But the Business.com thing has set off a wave of domain name speculation that staggers the mind. People are snapping up domain names and ransoming them off to wide-eyed entrepreneurs with business plans and dreams of riches. Being a hardc̦re capitalist I am torn about domain name speculation РI am tempted to applaud the person making a buck by getting there first and grabbing up the good names, but I am annoyed at the restraint of commerce that takes place while someone negotiates with one of these guys to get the right name.

So if I look at the top 50 websites on Alexa, most of them should be easy to remember names, right? Wrong. I would argue that only one, match.com, is an easy-to-remember name that describes what the site is about.

I keep hearing that the reason these so-called generic or descriptive domain names are so valuable is that some people just type domain names into the address bar of their browser rather than using a search engine. This fact seems to be intuitively false. I find it hard to believe that someone looking for information on a particular business would type in www.business.com. Furthermore, if I look at the top 50 websites on Alexa only one, match.com, is an easy-to-remember name that describes what the site is about.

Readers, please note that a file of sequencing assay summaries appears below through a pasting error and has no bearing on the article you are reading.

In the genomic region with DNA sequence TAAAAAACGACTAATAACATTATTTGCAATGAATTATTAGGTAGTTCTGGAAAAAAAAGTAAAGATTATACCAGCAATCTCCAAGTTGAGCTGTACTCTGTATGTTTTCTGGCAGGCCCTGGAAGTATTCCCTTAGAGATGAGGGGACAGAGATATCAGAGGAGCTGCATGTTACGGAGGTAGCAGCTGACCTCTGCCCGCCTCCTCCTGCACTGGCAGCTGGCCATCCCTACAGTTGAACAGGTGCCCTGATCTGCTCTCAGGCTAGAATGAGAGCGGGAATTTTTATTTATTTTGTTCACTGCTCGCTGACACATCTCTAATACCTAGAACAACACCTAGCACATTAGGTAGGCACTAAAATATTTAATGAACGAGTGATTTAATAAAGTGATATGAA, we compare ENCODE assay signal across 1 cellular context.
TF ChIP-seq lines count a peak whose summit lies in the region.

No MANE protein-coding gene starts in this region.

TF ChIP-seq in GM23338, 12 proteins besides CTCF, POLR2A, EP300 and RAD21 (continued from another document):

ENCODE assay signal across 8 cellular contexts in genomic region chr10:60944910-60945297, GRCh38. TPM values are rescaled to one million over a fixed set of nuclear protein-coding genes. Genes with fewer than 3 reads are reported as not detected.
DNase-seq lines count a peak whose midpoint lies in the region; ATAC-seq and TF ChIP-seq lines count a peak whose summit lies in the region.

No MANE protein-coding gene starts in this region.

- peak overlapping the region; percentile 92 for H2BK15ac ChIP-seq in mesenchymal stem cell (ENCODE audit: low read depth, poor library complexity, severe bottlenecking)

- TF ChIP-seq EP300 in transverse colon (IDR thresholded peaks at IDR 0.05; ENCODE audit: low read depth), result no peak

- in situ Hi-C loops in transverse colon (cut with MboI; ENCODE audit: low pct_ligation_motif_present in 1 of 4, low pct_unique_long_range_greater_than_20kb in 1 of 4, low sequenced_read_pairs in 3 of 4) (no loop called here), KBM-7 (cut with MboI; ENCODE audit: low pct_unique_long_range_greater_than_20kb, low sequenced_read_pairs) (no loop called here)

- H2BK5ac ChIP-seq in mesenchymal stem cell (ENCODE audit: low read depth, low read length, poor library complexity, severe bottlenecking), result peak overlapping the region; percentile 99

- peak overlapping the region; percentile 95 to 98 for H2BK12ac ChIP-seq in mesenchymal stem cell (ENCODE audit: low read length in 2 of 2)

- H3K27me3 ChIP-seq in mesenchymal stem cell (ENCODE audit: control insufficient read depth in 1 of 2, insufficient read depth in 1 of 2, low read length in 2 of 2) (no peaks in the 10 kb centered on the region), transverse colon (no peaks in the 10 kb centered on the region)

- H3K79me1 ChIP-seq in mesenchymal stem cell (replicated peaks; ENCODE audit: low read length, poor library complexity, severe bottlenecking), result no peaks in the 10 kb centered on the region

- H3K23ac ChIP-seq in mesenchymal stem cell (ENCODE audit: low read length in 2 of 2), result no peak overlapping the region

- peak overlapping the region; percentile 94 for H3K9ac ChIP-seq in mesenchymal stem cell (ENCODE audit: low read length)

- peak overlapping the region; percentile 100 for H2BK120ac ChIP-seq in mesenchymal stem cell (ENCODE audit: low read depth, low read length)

I wondered how many people actually type in their address bar (address bar?) instead of using a search engine anyway. I didn’t find the answer, but Jupiter Media tells me that 64% of people looking for something use a search engine

That means that 36% of people use something other than a search engine. What makes me believe that people typing stuff into their address bar doesn’t happen much is this simple fact…of the people using search engines last November, 43% searched for common websites like Ebay. In other words, instead of typing in http://www.ebay.com, people Googled Ebay and clicked on one of the results. That is absolutely hysterical. And totally believable.